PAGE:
My previous blog posts have shared the experience of attending the Our Mythical Childhood show and tell at the University of Roehampton, but whilst I talked about other people’s contributions I didn’t discuss mine. The book I chose to share with everyone was The Wooden Horse retold by Russell Punter, and illustrated by Matteo Pincelli. It is an Usborne Young Reading (series 1) book, and was first published in 2011. Unlike some of the contributors to the event, this book was not one from my childhood, I had only come across it about about a year ago when I had started looking at Helen of Troy in comics, graphic novels, and children’s illustrated/picture books.
It is a very simplified version of the story, but what I like (in books like this one) is how the author has to make certain choices and decisions about which bits of myths to use, and how best to distil the essence of the story, and in doing so decide what aspect they are going to portray.
Although this book is about the Wooden Horse, to give context the narrative is framed by Helen’s story. Within the book there are only five named characters – Helen, Menelaus, Paris, Odysseus and Sinon. The book begins with Helen – her name is actually the first word in the story, and ends with her being taken back to Sparta. She is a very passive character, and the only time she is given a voice it is internal, when she thinks about what will happen when Menelaus reclaims her. Despite this being a very simple version we can see how she is portrayed very much as an object – Menelaus is ‘proud’ of having a ‘lovely wife’, and we see her as a possession of his. Once Troy has been defeated Helen is taken back alongside Trojan treasure – the implication being that she too is a piece of ‘treasure’, an object to be shipped back. Probably the most interesting sentence in the book (for me), occurs on the final page : “Helen may not have wanted to go back to Greece, but she had no choice.” (p. 47) Which speaks volumes.
In the afternoon of the ‘show & tell’ we chose books from the University of Roehampton’s special collections and, as I told in a previous post, I picked a book called The Trojan Horse, by James Reeves and illustrated by Krystyna Turska as I thought it would prove to be an ideal counter part to the book I had brought with me. The episode of the wooden horse is framed in quite a different way and is told through the character of Ilias, a grown man (at the time of telling) but who was aged ten when Troy fell. He and his younger sister, Ida, escaped and now live far from their ruined former home. In The Wooden Horse Paris and Helen fell in love, but in this version Ilias describes how Paris stole Helen and kept her prisoner in Troy. Most of the war is glossed over, and it is really only the episode of how the horse appeared and was brought into Troy and the terrible consequences, that is told. It is Ilias’ life that frames the episode rather than Helen’s and we are given an insider’s view on events. As mentioned above I enjoy seeing how writers will encapsulate a particular myth, and particularly liked how these two books, which on the outside might lead one to thinking they would be similar, provide very different aspects of the story. Incidentally neither of them include the episode related in The Odyssey (IV: 265-289) about Helen calling out to men within the horse using the voices of their wives.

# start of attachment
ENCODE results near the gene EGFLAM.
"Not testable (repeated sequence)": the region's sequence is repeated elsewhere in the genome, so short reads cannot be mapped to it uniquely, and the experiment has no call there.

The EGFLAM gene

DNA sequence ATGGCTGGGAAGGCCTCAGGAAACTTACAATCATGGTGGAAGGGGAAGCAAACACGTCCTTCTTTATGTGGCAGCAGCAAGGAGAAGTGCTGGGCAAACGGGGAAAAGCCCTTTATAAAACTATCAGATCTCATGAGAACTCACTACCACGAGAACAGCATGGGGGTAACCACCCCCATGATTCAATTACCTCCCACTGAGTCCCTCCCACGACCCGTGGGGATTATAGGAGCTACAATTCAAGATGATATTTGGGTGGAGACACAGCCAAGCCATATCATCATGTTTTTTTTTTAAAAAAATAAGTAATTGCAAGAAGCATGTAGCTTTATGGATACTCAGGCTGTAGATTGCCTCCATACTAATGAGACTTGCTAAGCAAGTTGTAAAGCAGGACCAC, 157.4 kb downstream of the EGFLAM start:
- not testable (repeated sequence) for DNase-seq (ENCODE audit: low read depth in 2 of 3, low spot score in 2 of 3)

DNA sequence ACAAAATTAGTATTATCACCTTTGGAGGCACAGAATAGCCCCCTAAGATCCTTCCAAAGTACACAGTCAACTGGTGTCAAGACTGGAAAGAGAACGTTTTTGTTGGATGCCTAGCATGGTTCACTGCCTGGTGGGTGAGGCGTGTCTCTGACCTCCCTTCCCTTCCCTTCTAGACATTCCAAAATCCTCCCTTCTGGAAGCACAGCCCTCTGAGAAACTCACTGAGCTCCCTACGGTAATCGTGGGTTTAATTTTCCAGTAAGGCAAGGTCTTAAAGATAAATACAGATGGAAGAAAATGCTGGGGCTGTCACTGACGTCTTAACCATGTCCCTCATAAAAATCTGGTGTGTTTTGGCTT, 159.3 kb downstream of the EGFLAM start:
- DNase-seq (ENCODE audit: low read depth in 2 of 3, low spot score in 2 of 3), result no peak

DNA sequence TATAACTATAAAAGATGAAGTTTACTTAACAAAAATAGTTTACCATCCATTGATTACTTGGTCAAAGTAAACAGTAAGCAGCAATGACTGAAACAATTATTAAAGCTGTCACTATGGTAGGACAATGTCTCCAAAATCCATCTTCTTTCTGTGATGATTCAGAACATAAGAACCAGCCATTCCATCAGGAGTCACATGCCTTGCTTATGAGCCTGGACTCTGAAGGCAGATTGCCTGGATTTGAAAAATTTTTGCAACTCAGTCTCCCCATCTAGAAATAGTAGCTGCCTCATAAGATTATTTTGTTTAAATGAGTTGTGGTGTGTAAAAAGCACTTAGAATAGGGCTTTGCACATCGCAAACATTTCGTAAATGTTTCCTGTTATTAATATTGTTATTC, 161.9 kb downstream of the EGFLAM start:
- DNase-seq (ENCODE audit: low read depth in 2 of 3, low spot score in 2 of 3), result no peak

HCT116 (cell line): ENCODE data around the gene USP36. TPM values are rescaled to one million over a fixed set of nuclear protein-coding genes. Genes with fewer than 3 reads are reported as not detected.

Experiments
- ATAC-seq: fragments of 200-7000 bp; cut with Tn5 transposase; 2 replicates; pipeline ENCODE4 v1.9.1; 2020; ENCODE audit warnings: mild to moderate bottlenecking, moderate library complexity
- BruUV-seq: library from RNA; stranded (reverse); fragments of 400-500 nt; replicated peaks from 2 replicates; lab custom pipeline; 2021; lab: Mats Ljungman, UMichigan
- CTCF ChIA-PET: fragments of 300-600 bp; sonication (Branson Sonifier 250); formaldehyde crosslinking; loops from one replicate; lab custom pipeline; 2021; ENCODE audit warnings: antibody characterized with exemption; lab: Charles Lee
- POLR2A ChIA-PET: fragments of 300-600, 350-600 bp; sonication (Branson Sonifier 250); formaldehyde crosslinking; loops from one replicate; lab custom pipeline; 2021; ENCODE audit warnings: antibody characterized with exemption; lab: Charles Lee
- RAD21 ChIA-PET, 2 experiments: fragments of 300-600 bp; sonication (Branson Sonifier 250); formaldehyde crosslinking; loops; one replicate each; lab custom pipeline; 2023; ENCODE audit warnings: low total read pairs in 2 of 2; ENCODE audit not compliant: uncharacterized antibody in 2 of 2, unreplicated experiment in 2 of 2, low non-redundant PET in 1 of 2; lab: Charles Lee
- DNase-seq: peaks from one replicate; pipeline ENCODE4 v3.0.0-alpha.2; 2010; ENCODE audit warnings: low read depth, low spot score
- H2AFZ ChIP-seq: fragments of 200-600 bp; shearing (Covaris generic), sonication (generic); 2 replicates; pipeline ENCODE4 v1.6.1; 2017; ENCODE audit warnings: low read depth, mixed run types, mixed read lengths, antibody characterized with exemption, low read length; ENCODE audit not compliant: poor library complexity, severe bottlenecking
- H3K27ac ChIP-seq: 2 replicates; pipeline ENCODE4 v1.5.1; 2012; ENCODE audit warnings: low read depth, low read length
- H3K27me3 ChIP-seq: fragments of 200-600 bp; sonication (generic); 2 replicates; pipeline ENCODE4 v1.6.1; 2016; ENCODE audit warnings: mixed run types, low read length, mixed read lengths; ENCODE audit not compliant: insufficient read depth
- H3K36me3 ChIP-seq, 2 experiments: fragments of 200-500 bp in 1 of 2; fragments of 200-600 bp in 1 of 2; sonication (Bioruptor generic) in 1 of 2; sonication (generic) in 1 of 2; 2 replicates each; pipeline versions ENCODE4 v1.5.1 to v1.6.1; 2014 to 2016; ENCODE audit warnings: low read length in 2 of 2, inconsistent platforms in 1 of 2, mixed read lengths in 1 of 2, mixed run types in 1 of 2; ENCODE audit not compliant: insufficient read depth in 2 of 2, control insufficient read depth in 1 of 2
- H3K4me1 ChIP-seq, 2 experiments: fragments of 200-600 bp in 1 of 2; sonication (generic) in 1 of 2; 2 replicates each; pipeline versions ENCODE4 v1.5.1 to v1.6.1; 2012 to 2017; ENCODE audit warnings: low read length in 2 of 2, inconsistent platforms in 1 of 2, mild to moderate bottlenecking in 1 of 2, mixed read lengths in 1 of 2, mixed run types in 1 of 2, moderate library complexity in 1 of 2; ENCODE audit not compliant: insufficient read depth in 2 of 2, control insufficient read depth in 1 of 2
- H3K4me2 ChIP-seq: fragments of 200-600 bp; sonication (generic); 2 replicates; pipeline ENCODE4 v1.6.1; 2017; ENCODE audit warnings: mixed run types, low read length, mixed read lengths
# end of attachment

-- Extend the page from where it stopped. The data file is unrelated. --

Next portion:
Whilst many of the contributor’s shared books or items that they remembered being influences from their childhood, I realised that I don’t actually recall any particular book with a classical theme from when I was a child. I feel a bit bereft! I’m sure there must have been books on mythology, but I can’t pinpoint when my interest in the classical world began to emerge. What I do remember well was in sixth form we were allowed to take Classical Studies (which we couldn’t do before then), so in the lower sixth we did the O level, and in the upper sixth the A level (only one year each). We had the most wonderful teacher, Mrs Janet Cox, whom I found very inspiring. I had obviously discovered the classical world before this point, but this was where I really started learning about it. Having a teacher who loved her subject made it come alive for all of us. She would also play music and bring in biscuits for us at break time, and there were classically themed posters on the walls of the classroom.
Incidentally, I also remember that she kept bees in her garden, and it is because of her that I joined The Green Party when still a teenager!
She taught Latin to a mere handful of students at lunchtimes (when I was doing O levels), sadly I never took this option! It was probably not suggested to me as I wasn’t particularly good at French (the one language we all had to do), and at the time it never really occurred to me to request joining the class. Grown up Karen is very sad that teenage Karen did not do this!!!!
I enjoyed the ‘show & tell’ and having the opportunity to hear about other people’s formative experiences and books, and have also relished having the opportunity to reflect on my own journey within Classics. I am also keenly looking out for children’s books that retell Helen’s story, and also that of the Trojan Horse.